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Fw: Rare & beautiful Caladium available
From: "Julius Boos" ju-bo at email.msn.com> on 2000.03.22 at 03:54:11(4250)|
Spring is about to 'sprung', so I am waking up this project once again---to
those who are interested, please send contact me and send your checks as
explained in the re-post (SEE BELOW) of the original notice, and thanks to
all who showed great interest in this worthwhile project. I am very
pleased to report that all or most of the tubers wiintered very well in a
paper bag kept at 'room temperature'. They will be dolled out on a 'first
come, first served' basis, so do not tarry!!
To those who ALREADY sent checks, I am depositing them today and your boxes
are in the mail (Tony, Albert).
> I have received a number of tubers of one of the rarer Caladium species,
> Caladium picturatum C. Koch, recently collected on Trinidad, W.I. I am
> offering these for sale, all money raised will go to benefit an Aroid
> Research College student in another country who is in dire need of an
> of money to complete their doctorate. Their identity will remain
> confidential. The tubers are from between aprox. 1/2" to 1 1/2" in dia.
> Please contact me directly at the address below for pricing (prices are
> very reasonable).
> If you are interested in obtaining one or a few of these valuable tubers,
> and by so doing, assisting a student in completing their education. I
> ship to Florida growers now and to others in the colder Northern Zones
> it warms up in spring.
> Photographs of this wonderful plant can be viewed either in 'Aroideana'
> 16, pgs. 6+7, Figs 2, 3 and 4, and also on Professor Paul Resslar`s
> pages with the caption 'N. E. Trinidad'---
> (note the "underscore" between 'library' and 'tech').
> A few notes on this and other rare Caladium species--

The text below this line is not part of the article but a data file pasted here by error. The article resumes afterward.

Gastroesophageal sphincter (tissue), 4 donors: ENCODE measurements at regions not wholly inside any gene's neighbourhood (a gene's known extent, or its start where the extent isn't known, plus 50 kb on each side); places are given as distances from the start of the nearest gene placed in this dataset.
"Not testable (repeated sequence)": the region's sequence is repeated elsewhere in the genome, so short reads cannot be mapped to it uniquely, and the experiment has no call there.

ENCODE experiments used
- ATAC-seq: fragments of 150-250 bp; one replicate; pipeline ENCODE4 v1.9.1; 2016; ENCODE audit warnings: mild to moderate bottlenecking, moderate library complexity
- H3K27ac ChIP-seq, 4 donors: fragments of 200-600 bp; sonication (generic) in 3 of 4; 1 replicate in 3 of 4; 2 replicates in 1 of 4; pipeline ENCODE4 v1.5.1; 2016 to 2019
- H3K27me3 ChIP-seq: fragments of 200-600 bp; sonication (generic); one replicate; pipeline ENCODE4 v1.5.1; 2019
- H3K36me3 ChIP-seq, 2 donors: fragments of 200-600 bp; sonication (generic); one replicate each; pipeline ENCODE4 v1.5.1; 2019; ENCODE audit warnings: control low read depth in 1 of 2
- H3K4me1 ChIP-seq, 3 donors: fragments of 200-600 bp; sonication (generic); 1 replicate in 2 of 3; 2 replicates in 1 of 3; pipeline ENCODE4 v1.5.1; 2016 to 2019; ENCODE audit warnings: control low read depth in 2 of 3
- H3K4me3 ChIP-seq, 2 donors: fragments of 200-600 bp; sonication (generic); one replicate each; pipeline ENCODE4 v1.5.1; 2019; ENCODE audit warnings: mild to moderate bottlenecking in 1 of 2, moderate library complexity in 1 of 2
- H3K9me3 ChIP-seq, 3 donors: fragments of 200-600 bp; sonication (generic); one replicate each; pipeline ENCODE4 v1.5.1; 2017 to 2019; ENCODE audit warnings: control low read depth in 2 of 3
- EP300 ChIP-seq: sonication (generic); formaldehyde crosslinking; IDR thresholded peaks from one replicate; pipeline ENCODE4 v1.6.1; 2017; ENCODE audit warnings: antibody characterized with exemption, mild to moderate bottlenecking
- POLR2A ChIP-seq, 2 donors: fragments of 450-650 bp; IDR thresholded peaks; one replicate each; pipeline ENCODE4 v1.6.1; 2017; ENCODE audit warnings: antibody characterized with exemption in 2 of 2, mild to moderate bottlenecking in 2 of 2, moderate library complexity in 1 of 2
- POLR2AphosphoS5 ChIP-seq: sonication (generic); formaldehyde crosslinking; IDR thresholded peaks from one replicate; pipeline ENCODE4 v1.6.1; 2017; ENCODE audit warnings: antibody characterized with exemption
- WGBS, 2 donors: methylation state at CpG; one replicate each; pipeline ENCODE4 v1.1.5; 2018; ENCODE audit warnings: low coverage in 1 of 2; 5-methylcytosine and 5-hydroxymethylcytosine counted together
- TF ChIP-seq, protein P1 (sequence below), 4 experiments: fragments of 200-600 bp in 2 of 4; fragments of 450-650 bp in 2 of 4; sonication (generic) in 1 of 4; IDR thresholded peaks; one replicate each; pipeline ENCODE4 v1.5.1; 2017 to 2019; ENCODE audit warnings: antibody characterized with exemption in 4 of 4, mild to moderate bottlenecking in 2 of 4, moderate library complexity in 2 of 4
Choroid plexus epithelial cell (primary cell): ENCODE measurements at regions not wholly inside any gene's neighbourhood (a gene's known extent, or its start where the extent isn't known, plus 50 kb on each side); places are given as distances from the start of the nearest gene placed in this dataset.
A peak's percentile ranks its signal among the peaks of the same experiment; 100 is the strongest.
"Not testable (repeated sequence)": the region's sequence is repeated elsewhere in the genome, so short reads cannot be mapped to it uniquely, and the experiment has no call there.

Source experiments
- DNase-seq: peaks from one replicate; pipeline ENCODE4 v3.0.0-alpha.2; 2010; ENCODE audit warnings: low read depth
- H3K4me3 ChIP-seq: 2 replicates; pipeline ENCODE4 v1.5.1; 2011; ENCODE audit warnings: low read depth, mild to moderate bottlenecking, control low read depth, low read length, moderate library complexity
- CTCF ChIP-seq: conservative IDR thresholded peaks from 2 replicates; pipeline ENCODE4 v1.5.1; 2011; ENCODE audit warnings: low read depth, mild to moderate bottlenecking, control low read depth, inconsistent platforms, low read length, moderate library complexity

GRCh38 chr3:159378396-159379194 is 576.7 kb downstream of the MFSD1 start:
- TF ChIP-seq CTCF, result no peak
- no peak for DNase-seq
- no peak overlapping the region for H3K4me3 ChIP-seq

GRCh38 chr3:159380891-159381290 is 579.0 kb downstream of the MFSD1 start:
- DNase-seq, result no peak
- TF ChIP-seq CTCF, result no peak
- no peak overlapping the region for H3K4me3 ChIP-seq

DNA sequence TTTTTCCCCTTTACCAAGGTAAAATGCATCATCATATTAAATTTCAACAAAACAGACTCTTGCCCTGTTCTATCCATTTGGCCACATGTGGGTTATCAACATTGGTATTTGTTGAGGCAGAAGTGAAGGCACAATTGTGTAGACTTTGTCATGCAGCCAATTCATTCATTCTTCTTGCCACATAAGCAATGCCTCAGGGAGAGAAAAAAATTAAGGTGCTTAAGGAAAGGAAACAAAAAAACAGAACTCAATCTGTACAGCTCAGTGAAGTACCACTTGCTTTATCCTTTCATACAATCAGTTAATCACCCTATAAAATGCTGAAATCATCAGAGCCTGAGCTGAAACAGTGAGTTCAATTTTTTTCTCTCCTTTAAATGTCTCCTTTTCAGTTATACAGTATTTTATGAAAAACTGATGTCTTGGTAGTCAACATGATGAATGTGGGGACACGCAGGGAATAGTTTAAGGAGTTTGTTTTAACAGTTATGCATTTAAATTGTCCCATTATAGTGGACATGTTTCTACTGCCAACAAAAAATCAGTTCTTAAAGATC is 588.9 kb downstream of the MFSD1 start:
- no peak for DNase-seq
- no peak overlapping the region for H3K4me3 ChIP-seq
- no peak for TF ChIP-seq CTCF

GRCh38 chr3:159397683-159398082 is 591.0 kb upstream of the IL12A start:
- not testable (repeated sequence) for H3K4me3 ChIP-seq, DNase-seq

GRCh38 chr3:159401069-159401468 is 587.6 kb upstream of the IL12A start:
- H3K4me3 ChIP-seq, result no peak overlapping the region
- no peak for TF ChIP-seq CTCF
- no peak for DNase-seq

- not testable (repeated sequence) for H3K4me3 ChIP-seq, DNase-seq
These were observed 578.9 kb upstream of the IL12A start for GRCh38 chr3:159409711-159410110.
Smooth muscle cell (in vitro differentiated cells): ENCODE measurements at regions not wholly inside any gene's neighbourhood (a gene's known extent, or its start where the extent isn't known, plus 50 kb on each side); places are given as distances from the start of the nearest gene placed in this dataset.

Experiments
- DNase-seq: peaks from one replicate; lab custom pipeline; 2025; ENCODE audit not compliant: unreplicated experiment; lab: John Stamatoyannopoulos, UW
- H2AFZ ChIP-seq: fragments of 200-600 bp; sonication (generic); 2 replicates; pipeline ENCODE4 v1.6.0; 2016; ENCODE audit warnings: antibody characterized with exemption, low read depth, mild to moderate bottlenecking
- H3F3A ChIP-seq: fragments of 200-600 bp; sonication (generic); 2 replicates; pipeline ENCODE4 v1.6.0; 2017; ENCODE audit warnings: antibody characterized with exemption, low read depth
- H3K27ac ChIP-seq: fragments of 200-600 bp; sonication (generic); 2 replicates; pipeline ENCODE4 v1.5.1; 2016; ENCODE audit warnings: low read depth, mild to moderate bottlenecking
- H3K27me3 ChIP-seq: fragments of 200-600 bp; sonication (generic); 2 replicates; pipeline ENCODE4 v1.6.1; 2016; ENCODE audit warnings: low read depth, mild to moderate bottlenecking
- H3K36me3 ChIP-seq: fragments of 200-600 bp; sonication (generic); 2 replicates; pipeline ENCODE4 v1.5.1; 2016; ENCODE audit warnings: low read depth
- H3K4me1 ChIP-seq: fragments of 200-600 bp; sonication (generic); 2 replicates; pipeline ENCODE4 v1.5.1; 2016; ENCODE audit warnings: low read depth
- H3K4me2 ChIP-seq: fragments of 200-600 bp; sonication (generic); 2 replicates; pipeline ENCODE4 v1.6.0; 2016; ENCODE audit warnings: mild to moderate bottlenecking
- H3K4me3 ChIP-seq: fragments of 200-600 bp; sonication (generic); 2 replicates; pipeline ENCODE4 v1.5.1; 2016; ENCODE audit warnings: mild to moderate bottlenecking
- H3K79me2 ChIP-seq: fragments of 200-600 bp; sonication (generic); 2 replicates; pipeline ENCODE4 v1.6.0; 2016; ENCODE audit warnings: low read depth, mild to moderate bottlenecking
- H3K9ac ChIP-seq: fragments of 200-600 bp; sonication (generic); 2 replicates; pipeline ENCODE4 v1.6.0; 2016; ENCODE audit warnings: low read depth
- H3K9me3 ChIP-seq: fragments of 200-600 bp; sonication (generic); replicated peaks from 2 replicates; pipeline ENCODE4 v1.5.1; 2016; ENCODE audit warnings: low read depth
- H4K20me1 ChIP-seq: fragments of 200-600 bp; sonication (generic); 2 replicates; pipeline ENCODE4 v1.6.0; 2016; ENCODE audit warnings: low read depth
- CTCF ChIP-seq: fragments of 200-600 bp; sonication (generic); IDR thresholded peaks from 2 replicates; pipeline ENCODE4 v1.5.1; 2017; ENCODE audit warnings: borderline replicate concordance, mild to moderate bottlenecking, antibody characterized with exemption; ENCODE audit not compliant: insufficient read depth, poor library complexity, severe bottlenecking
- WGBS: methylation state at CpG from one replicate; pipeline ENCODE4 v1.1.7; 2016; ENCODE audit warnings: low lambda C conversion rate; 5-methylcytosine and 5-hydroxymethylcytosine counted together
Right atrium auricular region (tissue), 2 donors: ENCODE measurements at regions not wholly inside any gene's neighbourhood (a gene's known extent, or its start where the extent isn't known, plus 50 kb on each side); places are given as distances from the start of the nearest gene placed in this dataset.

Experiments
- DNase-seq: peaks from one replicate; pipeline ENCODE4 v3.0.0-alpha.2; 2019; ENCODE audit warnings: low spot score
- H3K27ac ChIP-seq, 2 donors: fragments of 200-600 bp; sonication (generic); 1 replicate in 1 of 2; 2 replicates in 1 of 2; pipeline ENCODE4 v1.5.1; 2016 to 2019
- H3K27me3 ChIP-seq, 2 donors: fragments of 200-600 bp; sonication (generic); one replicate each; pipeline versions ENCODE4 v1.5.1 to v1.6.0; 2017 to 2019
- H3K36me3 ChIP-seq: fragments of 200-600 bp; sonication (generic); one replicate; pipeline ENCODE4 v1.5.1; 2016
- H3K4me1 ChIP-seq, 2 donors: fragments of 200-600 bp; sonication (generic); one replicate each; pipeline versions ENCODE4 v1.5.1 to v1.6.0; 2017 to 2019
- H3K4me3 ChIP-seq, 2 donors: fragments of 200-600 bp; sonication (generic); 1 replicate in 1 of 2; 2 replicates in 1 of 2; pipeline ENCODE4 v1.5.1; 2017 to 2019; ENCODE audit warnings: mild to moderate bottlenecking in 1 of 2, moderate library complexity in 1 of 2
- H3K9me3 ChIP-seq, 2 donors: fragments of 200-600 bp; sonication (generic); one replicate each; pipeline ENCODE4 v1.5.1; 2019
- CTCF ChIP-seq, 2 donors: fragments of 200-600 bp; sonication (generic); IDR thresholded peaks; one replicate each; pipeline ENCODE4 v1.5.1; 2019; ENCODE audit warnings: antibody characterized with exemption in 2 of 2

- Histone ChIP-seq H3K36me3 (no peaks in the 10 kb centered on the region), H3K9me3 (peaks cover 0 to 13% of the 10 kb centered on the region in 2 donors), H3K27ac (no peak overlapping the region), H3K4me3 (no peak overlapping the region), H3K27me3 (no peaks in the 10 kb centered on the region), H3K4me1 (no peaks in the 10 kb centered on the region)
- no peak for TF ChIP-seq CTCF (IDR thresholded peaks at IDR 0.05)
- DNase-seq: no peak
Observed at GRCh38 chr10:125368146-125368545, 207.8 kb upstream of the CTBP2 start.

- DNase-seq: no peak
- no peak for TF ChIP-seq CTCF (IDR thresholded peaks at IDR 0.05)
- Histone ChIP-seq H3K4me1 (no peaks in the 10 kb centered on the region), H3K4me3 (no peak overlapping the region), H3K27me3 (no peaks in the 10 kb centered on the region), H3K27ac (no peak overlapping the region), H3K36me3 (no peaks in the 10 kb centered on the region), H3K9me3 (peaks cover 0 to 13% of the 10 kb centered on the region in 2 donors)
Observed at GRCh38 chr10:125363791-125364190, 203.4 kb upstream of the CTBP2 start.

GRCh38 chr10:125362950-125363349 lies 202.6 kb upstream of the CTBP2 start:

> This is one species that does not appear to have been used in the Caladium
> breeding programs in Florida or in other countries as both C. bicolor and
> schomburgkii have, and which have even been crossed to produce the
> cultivars "Gingerland", "White wing" and others. Since the publication
> the article in Aroideana Vol. 16, I have found that these Caladiums plus
> schomburgkii and C. humboldtii are considered 'special' (sacred?) plants
> the inhabitants of the area where they are found, and are 'traded' only
> between families who know of their alleged 'powers'. These wonderful
> people are not prone to giving plants to the casual visitor to the
> and will not show a visitor these plants in the wild.
> The above may be responsible for their wide distribution throughout the
> Amazon region (I have seen this same Caladium from Amazonium Brazil, Br.
> Guiana and Amazonium Peru in addition to Trinidad, W.I.), and in the case
> C. humboldtii, this practice may be actually responsible for it`s very
> existence, as this species has never been collected or cultivated in a
> fertile state, and is passed from village to village in S. America. The
> following article "Indian Charms", in Tropical Wildlife in British
> Vol 1, 488-499, The New York Zoological Society, New York, gives
> insights into the esteem in which this plant and other Aroids are held by
> the Indians as love and hunting 'charms'."
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